Life and times

The his­to­rian and bi­og­ra­pher-turned-nov­el­ist finds it is her own self she must now put on show

The Daily Telegraph - Telegraph Magazine - - CONTENTS -

Nov­el­ist Lucy Hughes-hal­lett

Here’s a game. Name some nov­els in which houses are as im­por­tant as peo­ple. It’s easy to star t with – Wuther­ing

Heights, Howards End, Gor­meng­hast – then gets more in­ter­est­ing. There are houses as lost eden s–Le Grand

Meaulnes. There a re houses as labyrinths with some­thing scary lurk­ing –

Jane Eyre. There’s Re­becca, in which the house is both of the above.

Last week I went to my man­der­ley again. as a child I lived on the edge of the deer park around a great house where my fa­ther was the land agent. When I was 18 he changed jobs; we moved away, and I’d never been back since. Now I’ve writ­ten a novel set – over three cen­turies–on an es­tate closely re­sem­bling the one I knew, and I got per­mis­sion to wan­der there.

The weird­est thing was en­coun­ter­ing my younger self. sit­ting with my back against an 800-year-old oak tree, I was trans­ported back into the con­scious­ness of 13- year-old me–sit­ting in that very spot, wear­ing an itchy, much-washed woolly jumper, and writ­ing long, pre­ten­tious, self-pity­ing po­ems. I’m a judge of THE rath­bones fo­lio Prize. oddly, both my fel­low judges have house­boats. for one meet­ing, we all three gath­ered in rachel Holmes’s boat on the Thames. for an­other, ahdaf soue if spoke via skype from her Cleopa­tra-wor­thy barge on the Nile.

There’s a water y metaphor to be worked up here. The prize is open to any book – fic­tion, non-fic­tion, what­ever. on our short­list is mag­gie Nel­son’s ac­count of her mar­riage to a ‘gen­derf luid’ part­ner. I hereby coin the term ‘genre-fluid’, to de­fine the work of peo­ple like fran­cis spufford, an­other of our cho­sen eight, who’s t ra nsit ioned, as I have, from his­to­rian to nov­el­ist. ac­tu­ally it ap­plies to a lot of my favourite books, t hose un­cat­e­gor is­able in­be­tween­ers that other prizes over­look.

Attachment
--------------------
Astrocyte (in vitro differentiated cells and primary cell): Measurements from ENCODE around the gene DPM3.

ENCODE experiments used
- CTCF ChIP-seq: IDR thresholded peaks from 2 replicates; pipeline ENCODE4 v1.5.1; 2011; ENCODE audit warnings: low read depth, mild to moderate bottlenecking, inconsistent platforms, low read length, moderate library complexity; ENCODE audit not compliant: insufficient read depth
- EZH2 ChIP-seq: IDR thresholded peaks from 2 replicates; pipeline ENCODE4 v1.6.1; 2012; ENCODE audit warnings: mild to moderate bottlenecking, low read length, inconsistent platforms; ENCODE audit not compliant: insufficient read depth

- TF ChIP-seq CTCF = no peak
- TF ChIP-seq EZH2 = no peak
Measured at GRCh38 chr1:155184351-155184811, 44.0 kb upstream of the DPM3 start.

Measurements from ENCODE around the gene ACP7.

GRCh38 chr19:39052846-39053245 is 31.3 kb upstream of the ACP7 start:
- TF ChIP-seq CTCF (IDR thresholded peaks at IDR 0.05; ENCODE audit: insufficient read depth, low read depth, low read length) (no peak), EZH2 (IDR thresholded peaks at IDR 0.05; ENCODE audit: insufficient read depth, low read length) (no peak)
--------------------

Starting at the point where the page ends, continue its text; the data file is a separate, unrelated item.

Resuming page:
Pub­li­cis­ing my non-fic­tion books, I’d yarn away about d’an­nun­zio’s po­lit­i­cal stunts, or Cleopa­tra’s love af­fairs. But nov­el­ists put their own selves on show. Yes­ter­day an in­ter­viewer got me talk­ing for an hour and a half, thereby trans­gress­ing my mother’s first rule of good manners: never say more than three sen­tences about your­self be­fore ask­ing, ‘and what about you?’ NOW a Pho­tog­ra­pher’s com­ing, and my daugh­ters are weary of giv­ing me wardrobe adv ice. I pester t hem with ques­tions: I don’t want to show any f lesh, ob­vi­ously, but is an an­kle­leng t h nav y over­coat a litt le drear y? and what about ear­rings? Pearls aren’t very street, are they?

‘just dress or­di­nar­ily,’ says my husba nd, who’s worn a blue sweat­shir t ever y day for 30 years. But or­di­nar y isn’t an op­tion for me – I don’t pos­sess a pair of jeans.

The daugh­ters un­der­stand this. mary tells me to have my hair cut (ok) and my eye­brows tinted (re­ally?). Let­tice thinks the chrysan­the­mum-pat­terned crêpe de Chine would do, as long as I re­moved the brooch (any­thing heart-shaped is naff). mary says no, I’d look like a his­tor y teacher (what’s wrong with that?). They both ap­prove of the green ab­stract-print 1940s dress, but it’s too tat­tered for a close-up. I’m get­ting anx­ious. Let­tice has to go to work. mary – a the­atre di­rec­tor ac­cus­tomed to con­vey­ing sub­lim­i­nal vis­ual mes­sages – takes over. I’ll be wear­ing a long kurta bought in Cal­cutta (a bit boho, un­pin­down­able class-wise). It’s black (se­ri­ous) but with gold threads in the weave (play­ful, so­phis­ti­cated). It cov­ers me from chin to shin but, be­ing fine Ben­gali muslin, is fem­i­nine enough.

so t hat’s my out f it for t he fest iva l sea­son. No way can I go through this de­ci­sion-mak­ing again. Pe­cu­liar Ground, by Lucy Hugh­esHal­lett (Fourth Es­tate, £16.99), is pub­lished on Thurs­day

‘Just dress or­di­nar­ily,’ says my hus­band, who’s worn a blue sweat­shir t ever y day for 30 years

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